Zimbabwe at a crossroads. The country of southern Africa is still waiting for the much-awaited renewal after the fall of long-time leader Robert Mugabe. But hopes tend to vanish given the current situation of the country.
On November 14, 2017, Zimbabwean army tanks were occupying the streets of Harare, the country’s capital. The alleged objective is to remove “criminals” from the entourage of the country’s president, Robert Mugabe, in response to the dismissal of then-vice-president Emmerson Mnangagwa. A fact unheard of in this country that lived for 37 years under the reign of Robert Mugabe.
The army’s coup was hailed by an exasperated Zimbabwean population who subsequently went to the streets demanding the resignation of its president. Finally, after pressure from the army, the population and his political entourage, Robert Mugabe resigned on 21 November. Harare exulted, imagining a return to the economic miracle of the past decades.
Then, a year has passed since Emmerson Mnangagwa, confirmed head of state, came to power after the July elections. The euphoria has faded, the horizon is still dark for many Zimbabweans.
It must be said that between Zimbabwe before November 2017 and today, not much has changed. The economic crisis remains as prominent. For several weeks, the country has returned to lack of liquidity, creating long lines in front of banks. In September, inflation reached its highest level since 2010. Stores and pharmacies are out of stock. To make matters worse, the country suffered a cholera epidemic that left at least 50 dead in the capital Harare.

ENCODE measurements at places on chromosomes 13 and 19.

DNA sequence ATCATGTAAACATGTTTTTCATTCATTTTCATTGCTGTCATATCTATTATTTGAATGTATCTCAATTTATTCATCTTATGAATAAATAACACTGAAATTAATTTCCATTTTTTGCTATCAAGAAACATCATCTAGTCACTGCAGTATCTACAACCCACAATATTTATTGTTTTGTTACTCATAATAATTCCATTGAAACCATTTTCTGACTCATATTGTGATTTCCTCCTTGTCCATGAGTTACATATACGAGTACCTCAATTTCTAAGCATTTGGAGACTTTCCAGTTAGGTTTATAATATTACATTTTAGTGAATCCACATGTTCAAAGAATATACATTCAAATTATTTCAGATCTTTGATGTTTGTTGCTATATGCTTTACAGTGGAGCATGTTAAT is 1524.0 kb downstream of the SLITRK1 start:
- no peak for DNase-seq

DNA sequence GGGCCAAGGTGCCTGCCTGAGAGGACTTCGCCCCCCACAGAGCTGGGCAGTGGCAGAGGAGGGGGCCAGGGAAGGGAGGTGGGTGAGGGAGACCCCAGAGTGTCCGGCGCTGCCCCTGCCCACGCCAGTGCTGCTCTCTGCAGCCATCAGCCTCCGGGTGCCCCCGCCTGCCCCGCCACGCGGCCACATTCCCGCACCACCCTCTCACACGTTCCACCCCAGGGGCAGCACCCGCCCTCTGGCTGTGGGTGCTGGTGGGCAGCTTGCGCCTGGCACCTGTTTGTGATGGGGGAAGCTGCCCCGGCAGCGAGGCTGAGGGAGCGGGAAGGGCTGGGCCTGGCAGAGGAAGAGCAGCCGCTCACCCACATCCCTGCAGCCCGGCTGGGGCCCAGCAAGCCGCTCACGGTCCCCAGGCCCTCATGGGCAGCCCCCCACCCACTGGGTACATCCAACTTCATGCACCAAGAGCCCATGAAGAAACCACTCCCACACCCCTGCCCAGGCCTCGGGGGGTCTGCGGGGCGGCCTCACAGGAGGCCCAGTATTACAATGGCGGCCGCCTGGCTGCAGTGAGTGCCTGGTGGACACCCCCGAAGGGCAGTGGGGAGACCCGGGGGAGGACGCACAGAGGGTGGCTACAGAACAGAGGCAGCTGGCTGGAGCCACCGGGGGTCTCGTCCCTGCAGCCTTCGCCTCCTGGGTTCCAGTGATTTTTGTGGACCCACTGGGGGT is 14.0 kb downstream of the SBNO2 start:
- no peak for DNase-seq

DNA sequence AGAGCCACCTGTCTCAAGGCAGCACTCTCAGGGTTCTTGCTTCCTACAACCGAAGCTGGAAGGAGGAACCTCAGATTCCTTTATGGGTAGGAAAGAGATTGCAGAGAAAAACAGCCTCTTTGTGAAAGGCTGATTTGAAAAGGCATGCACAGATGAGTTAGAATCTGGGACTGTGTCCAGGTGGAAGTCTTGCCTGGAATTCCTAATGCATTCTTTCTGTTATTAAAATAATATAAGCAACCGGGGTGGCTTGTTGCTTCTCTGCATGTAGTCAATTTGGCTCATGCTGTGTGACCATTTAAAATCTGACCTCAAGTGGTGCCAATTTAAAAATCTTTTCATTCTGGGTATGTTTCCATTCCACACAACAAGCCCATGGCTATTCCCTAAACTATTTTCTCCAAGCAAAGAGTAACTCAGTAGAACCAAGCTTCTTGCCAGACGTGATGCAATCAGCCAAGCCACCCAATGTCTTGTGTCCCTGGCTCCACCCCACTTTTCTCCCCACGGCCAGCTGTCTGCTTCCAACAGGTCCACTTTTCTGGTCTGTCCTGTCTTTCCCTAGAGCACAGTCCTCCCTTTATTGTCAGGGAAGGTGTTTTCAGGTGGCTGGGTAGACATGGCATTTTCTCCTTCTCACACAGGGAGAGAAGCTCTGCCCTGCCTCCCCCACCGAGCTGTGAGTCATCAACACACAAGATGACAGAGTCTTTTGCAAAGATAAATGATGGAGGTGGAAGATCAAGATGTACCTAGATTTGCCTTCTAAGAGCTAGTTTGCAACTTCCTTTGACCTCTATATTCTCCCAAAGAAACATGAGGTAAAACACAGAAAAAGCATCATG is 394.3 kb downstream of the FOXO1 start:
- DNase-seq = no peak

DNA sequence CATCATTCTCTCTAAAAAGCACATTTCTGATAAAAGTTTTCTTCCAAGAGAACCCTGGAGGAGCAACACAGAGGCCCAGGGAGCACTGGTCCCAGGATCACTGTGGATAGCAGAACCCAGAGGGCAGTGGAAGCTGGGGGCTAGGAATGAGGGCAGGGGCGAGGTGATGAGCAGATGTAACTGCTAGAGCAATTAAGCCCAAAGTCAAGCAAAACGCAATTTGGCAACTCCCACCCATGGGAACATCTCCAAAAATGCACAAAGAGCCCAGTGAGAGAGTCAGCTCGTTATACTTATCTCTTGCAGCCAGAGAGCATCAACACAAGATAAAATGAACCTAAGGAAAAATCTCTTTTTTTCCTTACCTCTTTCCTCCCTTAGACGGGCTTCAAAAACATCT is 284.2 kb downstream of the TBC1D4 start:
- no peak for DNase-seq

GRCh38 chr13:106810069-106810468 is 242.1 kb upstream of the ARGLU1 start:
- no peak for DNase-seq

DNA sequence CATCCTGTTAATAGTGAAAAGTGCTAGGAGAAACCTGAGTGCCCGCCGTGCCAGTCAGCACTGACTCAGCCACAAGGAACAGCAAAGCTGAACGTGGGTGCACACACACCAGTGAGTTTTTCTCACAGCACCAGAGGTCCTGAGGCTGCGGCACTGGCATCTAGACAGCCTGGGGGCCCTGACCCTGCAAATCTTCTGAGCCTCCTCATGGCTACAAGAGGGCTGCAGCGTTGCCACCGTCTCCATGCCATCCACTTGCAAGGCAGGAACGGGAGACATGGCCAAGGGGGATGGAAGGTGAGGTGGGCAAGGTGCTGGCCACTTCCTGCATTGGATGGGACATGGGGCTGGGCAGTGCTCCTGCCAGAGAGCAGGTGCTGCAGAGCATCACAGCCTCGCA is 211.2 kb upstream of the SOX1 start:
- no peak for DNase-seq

Back to the past ?
Episodes that are feared a remake of 2009, when Zimbabwe has experienced a collapse of its economy characterized by hyperinflation that has reached 500 billion according to the IMF . In the process, a cholera outbreak killed 4,000 people.
We are not there yet. And the new Zimbabwean government believes that efforts are being made to improve living conditions in the country. While the economic situation remains critical, Harare is pleased with greater freedom of expression and association. “(…) Things that were taboo in the past are now rooted and fortified now,” Associated Press Energy Mutodi, deputy minister of information, told reporters. “Police roadblocks, where motorists were regularly harassed for bribes, were removed, for example,” he added.
Upon taking office, Emmerson Mnangagwa promised a radical transformation of Zimbabwe, including economic and human rights. To bail out the state coffers, he imposed a 2% tax on all electronic transactions. He also called on foreign investors to join the capital of Zimbabwean companies.
But his efforts were undermined by his disputed election in July, when six people were killed in clashes between the army and opposition supporters. Events denounced by the international community. The banning of anti-government demonstrations and the arrest of trade unionists in recent weeks make the rest fear a return to the past.